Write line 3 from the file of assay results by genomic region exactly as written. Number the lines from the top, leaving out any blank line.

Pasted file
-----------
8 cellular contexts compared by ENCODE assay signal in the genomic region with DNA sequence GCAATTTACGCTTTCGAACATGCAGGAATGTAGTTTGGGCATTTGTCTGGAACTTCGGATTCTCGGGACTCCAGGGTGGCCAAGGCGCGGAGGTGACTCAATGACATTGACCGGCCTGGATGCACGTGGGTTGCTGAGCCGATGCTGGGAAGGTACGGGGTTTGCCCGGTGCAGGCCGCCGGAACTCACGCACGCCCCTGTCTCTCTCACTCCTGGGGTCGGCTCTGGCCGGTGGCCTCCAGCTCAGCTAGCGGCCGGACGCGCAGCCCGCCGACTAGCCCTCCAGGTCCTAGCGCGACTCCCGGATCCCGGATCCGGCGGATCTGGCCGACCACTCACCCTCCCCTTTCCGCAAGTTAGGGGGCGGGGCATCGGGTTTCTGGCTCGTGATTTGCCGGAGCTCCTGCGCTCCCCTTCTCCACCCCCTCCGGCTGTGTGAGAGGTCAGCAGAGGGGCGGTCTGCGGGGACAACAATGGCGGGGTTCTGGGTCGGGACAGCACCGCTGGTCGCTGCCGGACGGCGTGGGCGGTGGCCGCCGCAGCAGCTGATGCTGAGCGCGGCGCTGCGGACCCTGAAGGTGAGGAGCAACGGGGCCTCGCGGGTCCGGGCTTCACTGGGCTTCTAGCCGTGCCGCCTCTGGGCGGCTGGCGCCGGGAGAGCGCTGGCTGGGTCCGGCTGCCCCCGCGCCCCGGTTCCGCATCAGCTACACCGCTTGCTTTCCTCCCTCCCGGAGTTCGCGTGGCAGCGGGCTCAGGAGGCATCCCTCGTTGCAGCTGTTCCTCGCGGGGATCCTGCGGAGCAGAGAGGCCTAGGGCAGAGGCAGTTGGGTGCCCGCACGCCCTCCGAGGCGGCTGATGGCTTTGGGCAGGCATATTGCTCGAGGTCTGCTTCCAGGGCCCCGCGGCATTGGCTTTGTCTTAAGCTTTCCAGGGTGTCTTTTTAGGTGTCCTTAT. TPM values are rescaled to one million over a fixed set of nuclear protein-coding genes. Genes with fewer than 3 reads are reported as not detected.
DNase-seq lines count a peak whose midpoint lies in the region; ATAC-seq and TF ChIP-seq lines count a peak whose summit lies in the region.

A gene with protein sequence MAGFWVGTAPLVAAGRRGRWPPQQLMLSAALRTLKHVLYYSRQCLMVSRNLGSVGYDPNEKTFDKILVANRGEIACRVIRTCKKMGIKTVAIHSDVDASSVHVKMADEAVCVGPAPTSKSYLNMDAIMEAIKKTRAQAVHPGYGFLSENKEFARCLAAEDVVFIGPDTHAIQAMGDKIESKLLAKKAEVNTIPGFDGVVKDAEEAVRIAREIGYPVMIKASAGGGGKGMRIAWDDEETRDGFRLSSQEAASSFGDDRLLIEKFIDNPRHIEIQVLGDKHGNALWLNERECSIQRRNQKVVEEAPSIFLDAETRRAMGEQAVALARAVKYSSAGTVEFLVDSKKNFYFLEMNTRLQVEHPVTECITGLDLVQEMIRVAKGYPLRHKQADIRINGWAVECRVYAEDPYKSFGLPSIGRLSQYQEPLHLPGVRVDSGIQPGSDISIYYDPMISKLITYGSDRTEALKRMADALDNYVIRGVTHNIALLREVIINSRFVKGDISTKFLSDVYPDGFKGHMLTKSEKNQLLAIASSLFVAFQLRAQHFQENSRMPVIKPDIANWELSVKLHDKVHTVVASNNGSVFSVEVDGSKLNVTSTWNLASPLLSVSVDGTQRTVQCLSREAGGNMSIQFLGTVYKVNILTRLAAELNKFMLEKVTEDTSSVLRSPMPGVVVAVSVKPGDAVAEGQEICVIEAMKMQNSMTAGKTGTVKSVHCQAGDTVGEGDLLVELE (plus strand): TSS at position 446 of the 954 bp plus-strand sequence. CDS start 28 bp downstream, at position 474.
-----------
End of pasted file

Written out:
A gene with protein sequence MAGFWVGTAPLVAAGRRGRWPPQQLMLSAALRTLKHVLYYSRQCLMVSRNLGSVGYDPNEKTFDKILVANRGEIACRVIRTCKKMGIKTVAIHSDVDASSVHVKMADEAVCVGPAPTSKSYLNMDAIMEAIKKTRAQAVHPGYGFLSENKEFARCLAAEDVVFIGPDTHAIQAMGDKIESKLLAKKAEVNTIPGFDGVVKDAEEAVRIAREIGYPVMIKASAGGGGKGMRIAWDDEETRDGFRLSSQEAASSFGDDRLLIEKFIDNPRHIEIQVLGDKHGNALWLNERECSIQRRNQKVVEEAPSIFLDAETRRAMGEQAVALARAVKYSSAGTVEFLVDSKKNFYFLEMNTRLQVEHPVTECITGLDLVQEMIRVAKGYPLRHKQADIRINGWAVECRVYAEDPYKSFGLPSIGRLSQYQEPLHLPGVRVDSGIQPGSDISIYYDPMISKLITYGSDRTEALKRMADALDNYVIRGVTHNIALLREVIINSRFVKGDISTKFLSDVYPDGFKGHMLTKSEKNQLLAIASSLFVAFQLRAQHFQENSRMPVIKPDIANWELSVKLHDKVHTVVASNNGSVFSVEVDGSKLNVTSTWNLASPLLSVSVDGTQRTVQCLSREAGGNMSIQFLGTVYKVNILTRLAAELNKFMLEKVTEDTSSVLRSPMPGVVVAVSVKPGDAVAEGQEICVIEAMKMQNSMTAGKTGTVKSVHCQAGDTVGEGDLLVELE (plus strand): TSS at position 446 of the 954 bp plus-strand sequence. CDS start 28 bp downstream, at position 474.